Not many of the Lord's people are cast into dens of literal lions, and yet at times quite a good many of them have had experiences which strongly resemble this – as for instance, the Apostle Paul, in recounting his experiences, mentions perils of waters, perils of robbers, perils by his own countrymen, perils by the heathen, perils in the city, perils in the wilderness, perils in the sea, and caps the climax in the specification of "perils amongst false brethren." (2 Cor. 11:26.) It is possible for human mouths to do us more harm than the mouths of brute beasts; the Apostle James points this out when he says: "Behold, how small a fire enkindles a great forest! And the tongue is a fire in the world of unrighteousness. The tongue is established among our members as the one which defiles the whole body and sets on fire the course of life, and it is enkindled of Gehenna; for every species, both of wild beasts and of birds and of reptiles and of sea-creatures, is tamable and has been tamed by the human race; but the tongue of men no man is able to subdue. It is an irrestrainable evil, full of death-producing poison." – James 3:6-8.

As God's providence was over Daniel, permitting him to come under the power of natural wild beasts, and making this a test of his fidelity to God and to principles of righteousness, so the Lord's providence sometimes permits his faithful ones to be exposed to the venom and malice and hate and misrepresentation and slander of human tongues, far more vicious and far more terrible every way than the wild beasts of the jungle, which can harm but for a moment. Nevertheless, as the Lord was able to deliver Daniel, he is not less able to send his angel (his providences) to shut the mouths of those who would do injury to his people. They may gnash upon them with their teeth, as the lions may have been permitted to do to Daniel, to test his faith in the Lord; yet we are to remember that all things are subject to him with whom we have to do, and whose service we have entered through vows of consecration.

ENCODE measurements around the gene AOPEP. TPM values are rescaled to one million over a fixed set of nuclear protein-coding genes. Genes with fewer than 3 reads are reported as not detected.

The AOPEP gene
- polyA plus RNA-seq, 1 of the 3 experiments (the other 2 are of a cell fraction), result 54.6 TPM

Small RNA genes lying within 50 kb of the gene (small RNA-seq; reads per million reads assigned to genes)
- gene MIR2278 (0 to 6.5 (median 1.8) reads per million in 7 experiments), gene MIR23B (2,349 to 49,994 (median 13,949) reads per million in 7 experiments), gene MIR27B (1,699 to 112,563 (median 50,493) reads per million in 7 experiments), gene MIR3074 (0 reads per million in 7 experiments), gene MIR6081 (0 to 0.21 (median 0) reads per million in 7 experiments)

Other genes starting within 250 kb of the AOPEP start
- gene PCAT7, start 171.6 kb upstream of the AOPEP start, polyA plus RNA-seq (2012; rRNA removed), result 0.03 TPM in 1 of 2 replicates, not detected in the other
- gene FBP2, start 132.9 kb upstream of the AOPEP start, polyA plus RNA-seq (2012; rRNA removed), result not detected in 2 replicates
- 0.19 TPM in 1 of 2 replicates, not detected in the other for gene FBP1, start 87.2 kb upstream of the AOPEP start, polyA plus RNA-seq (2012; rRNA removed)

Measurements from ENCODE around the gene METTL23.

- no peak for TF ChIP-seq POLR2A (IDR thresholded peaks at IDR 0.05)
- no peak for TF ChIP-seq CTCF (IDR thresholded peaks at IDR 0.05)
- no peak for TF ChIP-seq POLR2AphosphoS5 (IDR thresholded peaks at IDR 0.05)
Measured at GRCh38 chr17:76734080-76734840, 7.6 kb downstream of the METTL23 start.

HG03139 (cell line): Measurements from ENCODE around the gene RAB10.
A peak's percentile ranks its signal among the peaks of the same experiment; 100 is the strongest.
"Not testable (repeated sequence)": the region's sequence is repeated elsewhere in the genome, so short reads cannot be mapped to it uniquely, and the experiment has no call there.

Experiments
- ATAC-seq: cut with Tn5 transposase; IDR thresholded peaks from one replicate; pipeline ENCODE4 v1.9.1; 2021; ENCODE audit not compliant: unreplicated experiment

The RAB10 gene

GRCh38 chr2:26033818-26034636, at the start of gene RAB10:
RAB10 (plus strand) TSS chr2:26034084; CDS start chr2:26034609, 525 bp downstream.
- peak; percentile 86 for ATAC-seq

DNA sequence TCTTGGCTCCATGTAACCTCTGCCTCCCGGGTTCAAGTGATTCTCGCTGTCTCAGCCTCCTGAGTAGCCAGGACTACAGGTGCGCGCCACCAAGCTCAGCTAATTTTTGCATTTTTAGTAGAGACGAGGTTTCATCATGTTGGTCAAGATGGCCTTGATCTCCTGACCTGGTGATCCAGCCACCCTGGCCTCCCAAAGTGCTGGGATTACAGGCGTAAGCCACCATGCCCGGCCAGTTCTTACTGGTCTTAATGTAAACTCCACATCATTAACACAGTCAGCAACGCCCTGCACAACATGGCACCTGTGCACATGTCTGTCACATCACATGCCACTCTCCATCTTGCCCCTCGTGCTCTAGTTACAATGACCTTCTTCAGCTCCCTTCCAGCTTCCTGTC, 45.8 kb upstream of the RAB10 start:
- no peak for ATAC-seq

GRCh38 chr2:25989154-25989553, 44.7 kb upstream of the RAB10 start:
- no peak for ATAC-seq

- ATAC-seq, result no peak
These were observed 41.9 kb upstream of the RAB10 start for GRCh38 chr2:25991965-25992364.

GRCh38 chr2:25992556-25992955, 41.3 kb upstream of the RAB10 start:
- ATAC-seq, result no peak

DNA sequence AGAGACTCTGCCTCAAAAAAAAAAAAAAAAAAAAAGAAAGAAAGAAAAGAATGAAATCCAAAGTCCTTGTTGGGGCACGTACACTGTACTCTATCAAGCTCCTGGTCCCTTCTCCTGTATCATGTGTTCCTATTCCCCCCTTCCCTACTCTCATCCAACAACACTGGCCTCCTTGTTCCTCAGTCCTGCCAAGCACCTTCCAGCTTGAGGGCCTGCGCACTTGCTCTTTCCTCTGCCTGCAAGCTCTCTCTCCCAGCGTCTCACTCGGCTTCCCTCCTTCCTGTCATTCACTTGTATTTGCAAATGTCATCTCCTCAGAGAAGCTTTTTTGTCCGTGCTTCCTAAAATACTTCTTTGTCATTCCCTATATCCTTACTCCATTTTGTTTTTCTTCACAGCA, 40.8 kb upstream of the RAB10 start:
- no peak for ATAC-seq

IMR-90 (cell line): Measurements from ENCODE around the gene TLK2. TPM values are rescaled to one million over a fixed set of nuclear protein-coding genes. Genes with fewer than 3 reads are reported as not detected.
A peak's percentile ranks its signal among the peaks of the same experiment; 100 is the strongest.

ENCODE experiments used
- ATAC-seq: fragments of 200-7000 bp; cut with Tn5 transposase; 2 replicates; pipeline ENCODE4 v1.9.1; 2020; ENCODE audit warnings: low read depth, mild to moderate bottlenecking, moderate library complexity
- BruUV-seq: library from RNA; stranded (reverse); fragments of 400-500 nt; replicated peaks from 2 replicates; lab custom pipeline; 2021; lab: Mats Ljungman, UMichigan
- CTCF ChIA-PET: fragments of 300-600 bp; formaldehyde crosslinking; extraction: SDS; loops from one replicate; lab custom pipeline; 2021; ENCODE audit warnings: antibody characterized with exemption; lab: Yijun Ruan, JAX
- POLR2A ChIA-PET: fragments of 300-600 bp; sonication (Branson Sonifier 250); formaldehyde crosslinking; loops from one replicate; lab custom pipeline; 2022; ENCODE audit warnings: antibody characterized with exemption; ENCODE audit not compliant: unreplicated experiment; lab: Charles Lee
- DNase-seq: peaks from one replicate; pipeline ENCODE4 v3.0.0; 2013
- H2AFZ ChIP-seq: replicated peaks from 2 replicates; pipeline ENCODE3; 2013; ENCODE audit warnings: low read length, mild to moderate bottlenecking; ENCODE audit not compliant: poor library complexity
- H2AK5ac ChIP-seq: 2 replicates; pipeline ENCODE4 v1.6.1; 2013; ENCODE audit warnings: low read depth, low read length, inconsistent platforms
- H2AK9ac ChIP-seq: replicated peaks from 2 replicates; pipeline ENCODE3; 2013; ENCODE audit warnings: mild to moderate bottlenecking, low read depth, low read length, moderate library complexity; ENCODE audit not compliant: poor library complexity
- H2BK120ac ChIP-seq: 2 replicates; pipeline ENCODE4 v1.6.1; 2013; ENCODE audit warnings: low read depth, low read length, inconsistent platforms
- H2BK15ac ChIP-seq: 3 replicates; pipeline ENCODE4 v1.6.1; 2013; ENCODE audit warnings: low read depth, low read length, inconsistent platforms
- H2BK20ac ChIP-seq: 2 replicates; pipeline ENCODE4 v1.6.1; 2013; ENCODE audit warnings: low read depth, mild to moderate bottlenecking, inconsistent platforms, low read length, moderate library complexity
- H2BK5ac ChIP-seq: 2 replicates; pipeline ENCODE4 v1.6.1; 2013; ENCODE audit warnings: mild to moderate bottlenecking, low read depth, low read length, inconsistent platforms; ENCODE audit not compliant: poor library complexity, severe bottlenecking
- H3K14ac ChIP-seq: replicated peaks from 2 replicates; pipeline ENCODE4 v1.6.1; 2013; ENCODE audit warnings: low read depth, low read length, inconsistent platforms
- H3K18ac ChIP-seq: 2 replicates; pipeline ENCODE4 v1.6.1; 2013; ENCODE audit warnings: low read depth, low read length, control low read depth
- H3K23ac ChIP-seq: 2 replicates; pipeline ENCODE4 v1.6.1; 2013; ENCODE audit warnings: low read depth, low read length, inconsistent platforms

In some instances it may please the Lord to grant a wonderful deliverance, as in the case of Daniel, while in other instances the providential dealings may result otherwise, as for instance in Stephen's case: his plain [R2502 : page 186] but kind statement of the truth to his Jewish brethren "cut them to the heart," and "they gnashed on him with their teeth, and cried out with a loud voice and stopped their ears, and ran upon him with one accord and cast him out of the city, and stoned him....And he kneeled down and cried with a loud voice, Lord, lay not this sin to their charge." But even in such a case the victory was with the Lord's servant, of whom we read, "But he, being full of the holy spirit, looked up steadfastly into heaven, and saw the glory of God." And the record further is that Stephen, in the midst of such persecution, had the peace of God which passeth all understanding, to such an extent that his face was "as the face of an angel" – serene, calm, unperturbed. – Acts 6:15; 7:54-60.